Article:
Death is the final separation. When a loved one passes on, it is difficult enough dealing with the trauma; but how much worse is it when your loved one suffers from a terminal illness before their time comes? How do you handle caring for a loved one knowing that, as Pink Floyd put it, ‘…. you're older and shorter of breath and one day closer to death.’ Modern medicine has made it possible to cling on to life that little bit longer but( in some cases) at what cost?
Robert Orfali rests his case for legalising physician assisted dying or what we know as euthanasia in his book Death with Dignity. He says in his book, that we cannot choose how and where and to whom we are born and most often we cannot choose how to die. But sometimes with the help of modern medicine, we are sustained and forced to live longer than we would care to. Orfali states, ‘ modern medicine has the technology to sustain us past the point of awareness.’ We are told to fight to the very end but if that fight is wrought with immeasurable pain and suffering, then what good is that life? Hospices are a slightly better option only because the focus is more on comfort care rather than constant medical interventions and intubations in a cold and clinical ICU.
Robert Orfali was a software expert and he and his wife and soul mate Jerri dealt in programming and distributing software systems. They co -authored books and lived the idyllic life till Jerri was diagnosed with cancer. Then Robert became her sole caregiver and helped her cope with her day to day life.
Jerri’s cancer progressed and soon it was evident that things were going downhill. Jerri was a strong, clear headed woman who knew exactly what she wanted and she wanted death without pain.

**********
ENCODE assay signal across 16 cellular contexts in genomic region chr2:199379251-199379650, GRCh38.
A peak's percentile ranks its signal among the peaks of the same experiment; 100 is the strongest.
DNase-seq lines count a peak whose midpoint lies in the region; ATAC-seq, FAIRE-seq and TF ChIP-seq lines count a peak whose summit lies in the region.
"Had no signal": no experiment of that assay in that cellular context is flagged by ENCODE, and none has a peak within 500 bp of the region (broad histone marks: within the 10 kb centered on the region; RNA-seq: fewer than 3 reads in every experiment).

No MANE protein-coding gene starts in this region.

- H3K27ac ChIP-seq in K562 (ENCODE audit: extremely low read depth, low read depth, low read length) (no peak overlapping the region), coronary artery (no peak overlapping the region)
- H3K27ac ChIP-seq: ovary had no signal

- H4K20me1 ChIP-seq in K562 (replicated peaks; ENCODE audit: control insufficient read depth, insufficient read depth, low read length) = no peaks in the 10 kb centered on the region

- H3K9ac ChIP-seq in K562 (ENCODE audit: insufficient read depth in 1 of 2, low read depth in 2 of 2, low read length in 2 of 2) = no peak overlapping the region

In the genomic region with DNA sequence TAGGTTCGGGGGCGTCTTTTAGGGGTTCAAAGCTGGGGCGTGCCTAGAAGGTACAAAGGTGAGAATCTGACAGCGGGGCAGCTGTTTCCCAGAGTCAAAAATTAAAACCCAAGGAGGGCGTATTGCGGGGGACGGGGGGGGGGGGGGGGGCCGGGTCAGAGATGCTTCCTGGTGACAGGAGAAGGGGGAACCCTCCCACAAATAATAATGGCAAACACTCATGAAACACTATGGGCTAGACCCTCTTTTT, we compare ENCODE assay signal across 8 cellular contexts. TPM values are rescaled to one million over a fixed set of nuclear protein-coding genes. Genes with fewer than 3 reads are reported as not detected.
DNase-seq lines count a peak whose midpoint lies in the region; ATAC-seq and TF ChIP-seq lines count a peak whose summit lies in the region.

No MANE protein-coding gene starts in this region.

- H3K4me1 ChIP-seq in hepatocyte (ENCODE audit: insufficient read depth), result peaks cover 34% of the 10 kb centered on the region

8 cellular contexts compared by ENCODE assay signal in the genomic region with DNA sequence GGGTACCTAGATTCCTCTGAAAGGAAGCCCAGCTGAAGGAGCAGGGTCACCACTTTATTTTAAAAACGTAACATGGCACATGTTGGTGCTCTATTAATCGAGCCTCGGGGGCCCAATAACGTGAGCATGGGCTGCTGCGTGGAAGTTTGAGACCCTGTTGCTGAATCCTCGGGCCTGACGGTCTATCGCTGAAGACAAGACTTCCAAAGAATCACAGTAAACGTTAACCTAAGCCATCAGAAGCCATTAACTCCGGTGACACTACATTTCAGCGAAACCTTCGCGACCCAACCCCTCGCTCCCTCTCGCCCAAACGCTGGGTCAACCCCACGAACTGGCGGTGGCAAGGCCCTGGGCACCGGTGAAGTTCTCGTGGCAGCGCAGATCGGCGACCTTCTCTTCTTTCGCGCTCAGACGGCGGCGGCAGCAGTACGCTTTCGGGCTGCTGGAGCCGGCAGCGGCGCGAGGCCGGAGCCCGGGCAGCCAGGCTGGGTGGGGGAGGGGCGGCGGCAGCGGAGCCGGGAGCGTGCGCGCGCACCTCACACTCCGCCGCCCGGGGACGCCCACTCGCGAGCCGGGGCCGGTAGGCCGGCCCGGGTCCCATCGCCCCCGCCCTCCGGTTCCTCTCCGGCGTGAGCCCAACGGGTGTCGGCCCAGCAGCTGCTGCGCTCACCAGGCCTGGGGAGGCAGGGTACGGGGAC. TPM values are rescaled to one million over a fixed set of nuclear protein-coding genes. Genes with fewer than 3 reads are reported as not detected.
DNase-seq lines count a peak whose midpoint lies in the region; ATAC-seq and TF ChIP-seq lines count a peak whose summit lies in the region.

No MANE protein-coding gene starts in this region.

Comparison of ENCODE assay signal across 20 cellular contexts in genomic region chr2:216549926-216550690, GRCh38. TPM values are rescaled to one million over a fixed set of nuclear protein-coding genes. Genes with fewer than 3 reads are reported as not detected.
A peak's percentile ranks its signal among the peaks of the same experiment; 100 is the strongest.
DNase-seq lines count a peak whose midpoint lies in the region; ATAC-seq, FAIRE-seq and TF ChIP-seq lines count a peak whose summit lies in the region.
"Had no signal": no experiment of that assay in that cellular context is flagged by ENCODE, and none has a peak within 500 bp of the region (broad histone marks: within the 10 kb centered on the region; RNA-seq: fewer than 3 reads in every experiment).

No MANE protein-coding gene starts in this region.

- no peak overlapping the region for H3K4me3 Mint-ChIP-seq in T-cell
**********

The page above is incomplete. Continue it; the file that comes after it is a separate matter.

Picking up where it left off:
The state of Oregon in the United States has legalised physician assisted dying and this is what Robert is advocating. He believes that the option to have the administration of a lethal dose of the barbiturate Nembutal along with the option of palliative care will improve the choices that terminally ill patients can have. It will give them the choice of a painless dignified death. And a person who still has all his cognitive capabilities intact should be allowed to make that choice. In order to state his case Robert not only sites many istances from around the world where Nembutal has been recognised, but also gives options and solutions as to how physician assisted dying can and should be made legal. ‘Nembutal provides another palliative care option –an alternate way to die. It allows us to combine the beautiful hospice end-of-life experience with a gentle and easy death.’
This is an explosive topic and no one knows that better than Robert Orfali. He has been there, done that. He has endured the incredible pain of seeing his partner die. There are obviously many hurdles before euthanasia or physician assisted dying can be legalised in most parts of the world, but it is a matter which is very much worth pursuing. After all we are all headed to that destination one way or another.